Jason Calacanis dpesn't think much of the "Spike the Vote" effort that's targeting Digg (and maybe other similar services soon):
As you may know, there has been an algorithm change at Digg. Now it takes about 60-100 Diggs to hit the front page depending on your category. Please note that you will only be able to spike a maximum of 50 votes for each story you submit. The spiking is meant to give your story a kick start; it's not meant to spam Digg. If your story has any legs at all, it should have no problem making the front page after 50 spikes. Spike the Vote is offering 250 points for $50 to a limited number of spikers to get the system started. Please respond to this message if interested.
Sometimes I wonder whether any of the people hosting free services have ever heard of "the tragedy of the commons". My first thought on reading about this effort was "well, duhh'.
Let's see: popular usenet groups tend to devolve into crap over time. So do popular mailing lists. Why would anyone think that social media sites are magically immune? There's a reason that I have spam filtering on, and trackbacks off. Open systems that don't have some kind of barrier are going to get gamed. If you don't get that, look up "human nature" until it sinks in.
This is probably the best news I've seen out of the Yankee camp in a few years - the Yanks picked up Sheffield's option so that they could trade him: for pitching:
The Yankees completed the first step toward trading Gary Sheffield yesterday, announcing that they have picked up the slugger's $13 million contract option for next season.
While Williams believes there is a chance Sheffield remains with the Yankees, the club wants to move him for young pitching. But Sheffield is coming off a season in which he played only 39 games because of wrist surgery, which may reduce his trade value.
Young pitching! It's almost like someone flipped a light switch over there, or something.
Things are getting complicated (legally speaking) on the internet. The Spamhaus/e360Insight mess opened a window into just how messy things can get - and how much worse they could become.
In that case, e360 sued Spamhaus in Illinois. Spamhaus didn't even bother to show up - being a UK based outfit, they told the court, in effect, to suck eggs. The court eventually ruled in favor of e360 (good luck collecting). It's at that point that things got messy. e360 noticed that the suit had had no impact, so they went to a Federal court and asked a judge to force ICANN to toss Spamhaus off the net. Now, ICANN said that they couldn't do that even if they wanted to (the domain registrar in question is Canadian based).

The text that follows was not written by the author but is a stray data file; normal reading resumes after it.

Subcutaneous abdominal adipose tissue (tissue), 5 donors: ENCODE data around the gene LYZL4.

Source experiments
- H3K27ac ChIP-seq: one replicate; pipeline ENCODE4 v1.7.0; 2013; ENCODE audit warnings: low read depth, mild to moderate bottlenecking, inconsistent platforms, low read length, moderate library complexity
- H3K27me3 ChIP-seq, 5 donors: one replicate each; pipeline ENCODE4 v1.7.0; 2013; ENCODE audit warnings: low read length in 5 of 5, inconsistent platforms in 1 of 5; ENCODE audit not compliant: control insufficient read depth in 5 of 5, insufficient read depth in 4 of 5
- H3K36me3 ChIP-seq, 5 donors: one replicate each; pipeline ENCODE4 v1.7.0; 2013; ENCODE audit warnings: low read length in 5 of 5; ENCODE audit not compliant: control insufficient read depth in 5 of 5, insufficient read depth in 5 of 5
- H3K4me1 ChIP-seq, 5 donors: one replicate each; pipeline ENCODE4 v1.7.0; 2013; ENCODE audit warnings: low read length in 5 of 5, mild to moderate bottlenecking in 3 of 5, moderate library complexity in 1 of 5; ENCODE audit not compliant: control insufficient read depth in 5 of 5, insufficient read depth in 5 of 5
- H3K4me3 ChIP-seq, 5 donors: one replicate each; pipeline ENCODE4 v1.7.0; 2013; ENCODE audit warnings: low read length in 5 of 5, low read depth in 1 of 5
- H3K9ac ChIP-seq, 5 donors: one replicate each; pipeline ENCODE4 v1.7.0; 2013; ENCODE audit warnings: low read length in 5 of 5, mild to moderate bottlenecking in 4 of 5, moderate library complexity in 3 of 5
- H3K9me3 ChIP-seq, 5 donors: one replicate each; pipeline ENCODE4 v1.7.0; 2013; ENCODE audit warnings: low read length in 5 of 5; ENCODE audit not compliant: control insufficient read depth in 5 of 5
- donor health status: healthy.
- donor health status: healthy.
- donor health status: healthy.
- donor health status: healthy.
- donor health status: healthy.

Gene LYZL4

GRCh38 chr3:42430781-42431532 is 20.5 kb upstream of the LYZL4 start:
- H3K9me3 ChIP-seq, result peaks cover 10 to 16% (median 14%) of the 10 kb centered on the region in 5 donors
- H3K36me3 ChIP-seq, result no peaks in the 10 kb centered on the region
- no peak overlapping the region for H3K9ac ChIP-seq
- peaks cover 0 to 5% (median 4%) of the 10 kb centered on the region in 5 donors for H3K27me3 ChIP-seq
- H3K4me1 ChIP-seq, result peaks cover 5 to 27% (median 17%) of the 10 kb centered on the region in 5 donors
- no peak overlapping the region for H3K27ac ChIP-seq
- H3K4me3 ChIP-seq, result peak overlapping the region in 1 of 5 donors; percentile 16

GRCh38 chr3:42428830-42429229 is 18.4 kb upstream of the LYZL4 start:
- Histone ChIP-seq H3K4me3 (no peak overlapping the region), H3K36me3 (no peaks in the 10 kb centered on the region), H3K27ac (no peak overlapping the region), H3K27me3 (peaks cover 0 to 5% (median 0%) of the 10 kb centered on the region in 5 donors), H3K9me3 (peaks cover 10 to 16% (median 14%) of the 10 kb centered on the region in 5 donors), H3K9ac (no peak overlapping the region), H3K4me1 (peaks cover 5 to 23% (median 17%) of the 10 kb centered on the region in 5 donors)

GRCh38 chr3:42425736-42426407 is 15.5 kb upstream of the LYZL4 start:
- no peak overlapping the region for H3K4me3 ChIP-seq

Right now, Spamhaus has lawyered up in Illinois and is appealing the case. This isn't the end of the problem though - Jim Rapoza of eWeek notes that things could (and probably will) get worse:
For example, European executives of online gambling companies have been arrested when they've traveled to the United States for breaking U.S. gambling laws. It probably won't be too long until we see an executive from a prominent American Internet company arrested while abroad for something that wouldn't be a crime here (for, say, selling books or movies online that are banned in certain countries).
The problem is that the web oozes right past national jurisdictions. The US can outlaw online gambling, but a European site (globally accessible) can still offer it. Likewise, free speech here in the US protects various odious things which are illegal in Europe. Those things are accessible online though (hello, Google book indexing). I think Rapoza's right - at some point, a US exec will deplane in Europe and get arrested for illegal content, in the same way that the US Dept of Justice has gone after gambling execs - and the stunned incomprehension of the Dept. of Justice will be the only entertaining part of that.
I don't pretend to have an answer to this, but an escalating stream of arrests in airports isn't it.
Technorati Tags: web
Ready or not: Windows 3.11 running on modern hardware. It's enough to make you wonder what MS is actually doing with all those CPU cycles in XP, never mind Vista...
Michael has an answer for everyone who has ever been lost in a sea of tiny little methods, all alike:
This time we're looking at the Defactoring Tool - a novel idea that if you can refactor things in to lots of small methods, then surely you can defactor all those small methods in to one giant blob of code. And you can